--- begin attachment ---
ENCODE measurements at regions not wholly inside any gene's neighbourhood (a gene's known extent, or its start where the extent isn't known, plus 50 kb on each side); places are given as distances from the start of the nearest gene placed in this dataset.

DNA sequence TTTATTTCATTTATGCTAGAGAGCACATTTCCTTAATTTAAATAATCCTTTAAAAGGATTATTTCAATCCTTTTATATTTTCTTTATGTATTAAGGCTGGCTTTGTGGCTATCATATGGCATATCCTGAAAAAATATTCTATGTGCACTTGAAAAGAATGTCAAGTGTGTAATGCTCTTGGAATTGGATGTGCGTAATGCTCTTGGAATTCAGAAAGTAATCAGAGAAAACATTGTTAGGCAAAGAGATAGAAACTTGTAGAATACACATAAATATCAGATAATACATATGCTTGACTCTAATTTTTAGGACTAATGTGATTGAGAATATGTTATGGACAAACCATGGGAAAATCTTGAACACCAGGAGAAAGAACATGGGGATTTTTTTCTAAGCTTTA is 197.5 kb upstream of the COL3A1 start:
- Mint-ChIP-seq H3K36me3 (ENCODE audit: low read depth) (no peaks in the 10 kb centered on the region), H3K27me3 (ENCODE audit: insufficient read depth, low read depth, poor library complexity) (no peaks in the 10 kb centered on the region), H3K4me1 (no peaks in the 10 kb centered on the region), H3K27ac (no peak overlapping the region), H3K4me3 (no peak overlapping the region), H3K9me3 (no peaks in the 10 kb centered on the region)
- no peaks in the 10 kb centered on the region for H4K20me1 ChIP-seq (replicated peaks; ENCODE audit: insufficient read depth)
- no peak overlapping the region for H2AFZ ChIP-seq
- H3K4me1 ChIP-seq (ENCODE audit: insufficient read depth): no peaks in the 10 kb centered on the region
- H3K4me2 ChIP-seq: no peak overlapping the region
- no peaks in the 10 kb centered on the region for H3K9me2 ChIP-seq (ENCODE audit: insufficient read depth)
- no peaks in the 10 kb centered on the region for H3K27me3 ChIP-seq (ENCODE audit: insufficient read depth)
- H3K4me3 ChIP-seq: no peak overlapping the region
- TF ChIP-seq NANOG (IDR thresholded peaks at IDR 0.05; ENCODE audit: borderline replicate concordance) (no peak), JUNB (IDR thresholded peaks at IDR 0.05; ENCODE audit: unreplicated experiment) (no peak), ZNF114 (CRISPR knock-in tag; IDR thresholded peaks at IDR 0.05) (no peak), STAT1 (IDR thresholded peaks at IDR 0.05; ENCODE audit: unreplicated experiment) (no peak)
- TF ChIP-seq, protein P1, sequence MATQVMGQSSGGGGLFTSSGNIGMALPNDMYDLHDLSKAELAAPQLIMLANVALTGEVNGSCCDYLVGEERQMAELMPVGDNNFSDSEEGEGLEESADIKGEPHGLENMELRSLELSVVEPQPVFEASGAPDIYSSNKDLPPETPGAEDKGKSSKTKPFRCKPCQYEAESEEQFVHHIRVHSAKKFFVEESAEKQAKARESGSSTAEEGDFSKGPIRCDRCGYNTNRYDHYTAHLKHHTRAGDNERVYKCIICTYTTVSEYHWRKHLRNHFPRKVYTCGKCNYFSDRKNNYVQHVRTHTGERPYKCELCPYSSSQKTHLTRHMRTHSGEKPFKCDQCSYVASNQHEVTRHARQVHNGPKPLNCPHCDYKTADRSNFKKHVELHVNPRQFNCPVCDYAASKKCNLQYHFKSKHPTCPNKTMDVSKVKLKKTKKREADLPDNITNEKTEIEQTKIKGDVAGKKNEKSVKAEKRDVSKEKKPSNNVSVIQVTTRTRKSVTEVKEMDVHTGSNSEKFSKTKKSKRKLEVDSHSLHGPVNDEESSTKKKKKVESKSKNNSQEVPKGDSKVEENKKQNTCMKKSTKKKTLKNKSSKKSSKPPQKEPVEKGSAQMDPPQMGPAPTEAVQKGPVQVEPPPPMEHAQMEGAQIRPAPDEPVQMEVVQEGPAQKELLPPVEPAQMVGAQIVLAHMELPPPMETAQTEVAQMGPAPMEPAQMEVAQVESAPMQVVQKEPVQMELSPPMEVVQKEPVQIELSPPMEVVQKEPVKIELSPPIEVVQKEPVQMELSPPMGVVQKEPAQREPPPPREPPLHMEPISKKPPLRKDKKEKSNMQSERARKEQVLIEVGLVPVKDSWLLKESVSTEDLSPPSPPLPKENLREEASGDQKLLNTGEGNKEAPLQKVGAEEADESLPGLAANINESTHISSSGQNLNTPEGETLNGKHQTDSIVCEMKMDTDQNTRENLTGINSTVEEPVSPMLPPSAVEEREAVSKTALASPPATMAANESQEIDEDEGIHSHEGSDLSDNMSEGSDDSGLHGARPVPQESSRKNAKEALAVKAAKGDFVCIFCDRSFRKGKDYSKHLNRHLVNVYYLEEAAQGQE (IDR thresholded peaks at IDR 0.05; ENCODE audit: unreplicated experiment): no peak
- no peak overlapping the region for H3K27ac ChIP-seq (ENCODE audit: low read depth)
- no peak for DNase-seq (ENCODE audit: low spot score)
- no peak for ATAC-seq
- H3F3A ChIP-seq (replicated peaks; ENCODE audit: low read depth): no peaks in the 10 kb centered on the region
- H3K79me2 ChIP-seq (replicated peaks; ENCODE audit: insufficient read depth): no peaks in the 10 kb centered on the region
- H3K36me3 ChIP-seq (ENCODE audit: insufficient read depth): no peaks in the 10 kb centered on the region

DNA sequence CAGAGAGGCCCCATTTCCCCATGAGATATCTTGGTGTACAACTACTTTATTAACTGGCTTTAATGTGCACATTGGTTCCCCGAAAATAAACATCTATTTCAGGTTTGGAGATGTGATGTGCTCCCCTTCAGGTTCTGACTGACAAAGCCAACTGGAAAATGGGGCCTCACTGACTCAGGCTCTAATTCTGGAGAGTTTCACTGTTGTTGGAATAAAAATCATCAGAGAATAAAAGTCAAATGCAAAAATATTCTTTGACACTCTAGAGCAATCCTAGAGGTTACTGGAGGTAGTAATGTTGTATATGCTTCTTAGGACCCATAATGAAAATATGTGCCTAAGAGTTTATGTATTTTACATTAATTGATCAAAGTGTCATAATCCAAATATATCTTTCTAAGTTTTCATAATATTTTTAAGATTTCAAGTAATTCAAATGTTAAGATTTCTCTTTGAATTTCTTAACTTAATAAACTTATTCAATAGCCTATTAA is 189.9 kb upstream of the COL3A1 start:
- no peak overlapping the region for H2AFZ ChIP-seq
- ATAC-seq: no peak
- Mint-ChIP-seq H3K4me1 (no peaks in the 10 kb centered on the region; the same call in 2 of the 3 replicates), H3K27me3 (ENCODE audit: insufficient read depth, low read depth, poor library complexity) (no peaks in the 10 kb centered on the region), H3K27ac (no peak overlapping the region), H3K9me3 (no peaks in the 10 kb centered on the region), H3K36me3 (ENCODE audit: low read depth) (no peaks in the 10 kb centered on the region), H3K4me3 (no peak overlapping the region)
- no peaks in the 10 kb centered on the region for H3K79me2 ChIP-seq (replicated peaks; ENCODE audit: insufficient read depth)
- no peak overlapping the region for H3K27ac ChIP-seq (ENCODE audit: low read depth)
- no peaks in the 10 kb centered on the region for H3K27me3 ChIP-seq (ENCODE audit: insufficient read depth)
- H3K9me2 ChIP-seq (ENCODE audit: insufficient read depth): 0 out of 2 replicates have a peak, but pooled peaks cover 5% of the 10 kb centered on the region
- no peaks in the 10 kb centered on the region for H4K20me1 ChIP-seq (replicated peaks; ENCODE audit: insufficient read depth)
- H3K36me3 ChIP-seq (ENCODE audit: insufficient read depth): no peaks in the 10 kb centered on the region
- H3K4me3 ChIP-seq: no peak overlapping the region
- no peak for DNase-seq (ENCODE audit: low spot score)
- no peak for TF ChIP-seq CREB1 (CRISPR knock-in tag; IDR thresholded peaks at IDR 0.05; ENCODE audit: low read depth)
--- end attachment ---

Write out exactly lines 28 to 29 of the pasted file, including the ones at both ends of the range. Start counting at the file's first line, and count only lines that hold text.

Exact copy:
- H3K36me3 ChIP-seq (ENCODE audit: insufficient read depth): no peaks in the 10 kb centered on the region
- H3K4me3 ChIP-seq: no peak overlapping the region